Heart Disease Risk Begins in the Womb, Study Discovered

The latest study says that heart disease risk begins in the womb if a mother had suffered complications during her pregnancy. According to researchers from the University of Cambridge, heart disease is one of the biggest and gravest reasons behind mortality.  It is already accepted and proven that there is an interconnection between the human gene and life risk factors such as smoking, inactive lifestyle, and obesity.  A study published in PLOS Biology Journal has mentioned that evidence of the gene-environment interaction before birth is already discovered.

In the study of human siblings, it was shown that children who were born to an obese mother may have a higher risk of heart disease. However, the scientists had resolved the issue with an experiment called bariatric surgery. They found siblings who born to the same mother after bariatric surgery had comparatively fewer chances of risk if heart disease. The latest study shows that children born during chronic hypoxia complicated pregnancy have exhibited an increased risk of cardiovascular disease which includes stiffer blood vessels and high blood pressure. Chronic hypoxia of lower oxygen levels in the baby within the womb is most severe conditions that typically lead to complicated pregnancy in human. The condition often reflects with issues in placenta, and it can cause by gestational diabetes or maternal smoking.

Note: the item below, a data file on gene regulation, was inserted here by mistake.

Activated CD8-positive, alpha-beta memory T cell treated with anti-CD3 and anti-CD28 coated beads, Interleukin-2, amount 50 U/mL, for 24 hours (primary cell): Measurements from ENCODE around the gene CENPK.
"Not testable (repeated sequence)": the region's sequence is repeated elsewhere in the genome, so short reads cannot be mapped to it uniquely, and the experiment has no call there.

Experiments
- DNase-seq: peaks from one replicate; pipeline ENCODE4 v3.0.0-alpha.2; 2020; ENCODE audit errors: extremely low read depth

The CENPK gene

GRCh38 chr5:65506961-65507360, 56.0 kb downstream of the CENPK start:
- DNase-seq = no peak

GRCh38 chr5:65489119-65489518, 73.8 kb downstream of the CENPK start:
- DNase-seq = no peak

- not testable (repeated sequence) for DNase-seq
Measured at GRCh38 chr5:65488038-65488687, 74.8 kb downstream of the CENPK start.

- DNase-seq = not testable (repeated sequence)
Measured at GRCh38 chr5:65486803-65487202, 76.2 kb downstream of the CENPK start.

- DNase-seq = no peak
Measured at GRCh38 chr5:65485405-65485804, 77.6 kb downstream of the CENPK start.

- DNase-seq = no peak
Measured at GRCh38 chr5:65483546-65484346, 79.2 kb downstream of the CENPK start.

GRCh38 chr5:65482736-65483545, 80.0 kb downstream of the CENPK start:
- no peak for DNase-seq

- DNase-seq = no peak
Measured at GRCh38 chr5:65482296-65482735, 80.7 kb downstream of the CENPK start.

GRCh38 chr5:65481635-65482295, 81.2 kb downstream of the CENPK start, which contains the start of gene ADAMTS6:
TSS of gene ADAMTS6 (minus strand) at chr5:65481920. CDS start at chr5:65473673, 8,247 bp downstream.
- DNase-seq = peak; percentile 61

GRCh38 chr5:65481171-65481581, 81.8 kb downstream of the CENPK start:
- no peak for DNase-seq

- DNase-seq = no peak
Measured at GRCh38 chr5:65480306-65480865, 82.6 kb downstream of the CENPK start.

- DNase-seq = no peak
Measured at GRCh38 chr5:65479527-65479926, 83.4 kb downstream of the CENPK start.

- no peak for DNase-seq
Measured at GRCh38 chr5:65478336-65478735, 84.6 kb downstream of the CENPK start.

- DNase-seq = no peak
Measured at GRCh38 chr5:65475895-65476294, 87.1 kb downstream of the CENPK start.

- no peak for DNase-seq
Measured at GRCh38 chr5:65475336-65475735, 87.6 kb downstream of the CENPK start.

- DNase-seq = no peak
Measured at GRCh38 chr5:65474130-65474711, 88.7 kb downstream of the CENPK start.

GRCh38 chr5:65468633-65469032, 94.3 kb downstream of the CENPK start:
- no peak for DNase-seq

For this research, lead author Dino Giussani took a pregnant sheep for the experiment. He tried to present how the maternal treatment with the antioxidant vitamin C protects a child form evolving risk of heart disease during a complicated pregnancy. The research presents the affirmations that a prenatal impact on later heart disease in the child is certainly possible. Meanwhile, the study also shows the possibility to safeguard against heart by including preventative medicine into the womb. Researchers said that vitamin C is protective but very strong antioxidant, so they will focus to discover a strong optional antioxidant in the future for therapies that could exhibit more effective results in clinical trials.


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David is an author at News Earlier and handles the responsibilities of covering news related to health.

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